thickness of the insulating blocks ranges from 4-8 inches. In
other embodiments, the insulating blocks may range from 2 to 12
inches in thickness. For walls greater than 48 inches in
length, a plurality of insulating blocks 28 are interconnected
to run the length of the wall. Adjacent insulating blocks 28
are held together with an adhesive, e.g., urethane glue.
Building panel 22 may have side end caps 34 for support and
protection of the foam block. Building panel 22 may also have
top and bottom end caps (not shown). The top cap is a metal
angle or "L'`-shaped brace running along the top perimeter of
panel 22, contacting the top and sides of the insulating
blocks. The bottom cap is a metal angle or "L"-shaped brace
running along the bottom perimeter of panel 22, contacting the
bottom and sides of the insulating blocks. For the wall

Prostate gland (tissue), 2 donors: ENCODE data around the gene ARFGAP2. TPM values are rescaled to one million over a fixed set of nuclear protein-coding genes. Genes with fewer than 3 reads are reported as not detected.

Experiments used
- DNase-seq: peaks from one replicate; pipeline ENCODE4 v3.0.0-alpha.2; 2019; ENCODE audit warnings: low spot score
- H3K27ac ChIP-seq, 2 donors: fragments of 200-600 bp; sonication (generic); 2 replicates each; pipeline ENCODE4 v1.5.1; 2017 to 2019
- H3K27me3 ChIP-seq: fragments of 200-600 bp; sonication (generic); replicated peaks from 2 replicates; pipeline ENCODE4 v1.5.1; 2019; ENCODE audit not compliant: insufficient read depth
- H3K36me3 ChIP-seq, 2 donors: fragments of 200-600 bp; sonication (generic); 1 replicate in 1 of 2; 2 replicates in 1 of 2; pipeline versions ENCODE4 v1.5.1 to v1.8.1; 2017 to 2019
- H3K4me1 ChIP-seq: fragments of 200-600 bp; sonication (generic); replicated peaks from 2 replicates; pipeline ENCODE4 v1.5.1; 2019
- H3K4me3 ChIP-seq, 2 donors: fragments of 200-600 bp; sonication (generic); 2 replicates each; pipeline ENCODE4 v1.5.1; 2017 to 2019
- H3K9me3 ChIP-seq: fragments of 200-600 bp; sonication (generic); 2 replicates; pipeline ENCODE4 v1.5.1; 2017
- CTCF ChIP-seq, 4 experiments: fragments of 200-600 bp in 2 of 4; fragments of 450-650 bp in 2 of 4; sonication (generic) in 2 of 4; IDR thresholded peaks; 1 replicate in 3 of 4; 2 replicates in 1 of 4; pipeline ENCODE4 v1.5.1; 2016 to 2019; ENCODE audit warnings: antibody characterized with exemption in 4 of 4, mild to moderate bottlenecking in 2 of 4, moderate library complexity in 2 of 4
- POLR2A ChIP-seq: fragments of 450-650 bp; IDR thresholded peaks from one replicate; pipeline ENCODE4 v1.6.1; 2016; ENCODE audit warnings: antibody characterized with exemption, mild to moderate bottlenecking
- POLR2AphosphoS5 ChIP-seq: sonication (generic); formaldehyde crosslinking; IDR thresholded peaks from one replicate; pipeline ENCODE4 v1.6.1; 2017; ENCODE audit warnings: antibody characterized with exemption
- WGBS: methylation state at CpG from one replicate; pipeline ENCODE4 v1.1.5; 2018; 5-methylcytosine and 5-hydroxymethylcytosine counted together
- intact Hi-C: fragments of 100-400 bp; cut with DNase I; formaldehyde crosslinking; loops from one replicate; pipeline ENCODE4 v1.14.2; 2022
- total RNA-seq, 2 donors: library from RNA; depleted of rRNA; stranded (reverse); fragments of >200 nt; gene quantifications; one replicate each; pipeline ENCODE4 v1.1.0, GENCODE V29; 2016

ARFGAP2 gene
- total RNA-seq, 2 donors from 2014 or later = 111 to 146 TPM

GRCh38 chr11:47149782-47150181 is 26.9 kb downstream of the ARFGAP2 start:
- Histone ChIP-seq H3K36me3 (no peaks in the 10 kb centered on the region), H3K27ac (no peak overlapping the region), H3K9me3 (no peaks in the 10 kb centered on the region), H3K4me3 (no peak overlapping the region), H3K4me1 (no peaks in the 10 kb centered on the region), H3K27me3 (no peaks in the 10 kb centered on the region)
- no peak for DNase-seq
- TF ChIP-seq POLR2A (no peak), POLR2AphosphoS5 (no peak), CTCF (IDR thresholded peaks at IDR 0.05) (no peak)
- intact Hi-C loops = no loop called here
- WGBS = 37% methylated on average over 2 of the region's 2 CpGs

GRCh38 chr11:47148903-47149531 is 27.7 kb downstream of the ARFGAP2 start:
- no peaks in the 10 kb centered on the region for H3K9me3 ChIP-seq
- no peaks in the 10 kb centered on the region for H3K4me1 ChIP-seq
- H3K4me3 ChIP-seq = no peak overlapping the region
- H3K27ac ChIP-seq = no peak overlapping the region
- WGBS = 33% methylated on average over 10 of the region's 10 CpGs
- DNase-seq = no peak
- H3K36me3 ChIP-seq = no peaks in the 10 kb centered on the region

panels, the bottom cap may be formed in or attached to the
foundation of the building structure to aid in aligning the
walls and to meet hurricane and earthquake standards.
[00171 Support members or struts 30 are inserted into
insulating blocks 28 to provide structural support and
withstand the environmental elements, e.g., wind, rain, and
snow. The building panels 22 are also resistant to water,

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mold, mildew, insects, fire, hurricanes, and earthquakes.
Support members 30 and insulating blocks 28 compliment one
another to provide a strong yet thermally isolating building
panel. Support member 30 can be made from a variety of
materials capable of providing structural support with the
insulating block, such materials including metal (steel,
aluminum or composite metal), ceramic, concrete, fiberglass,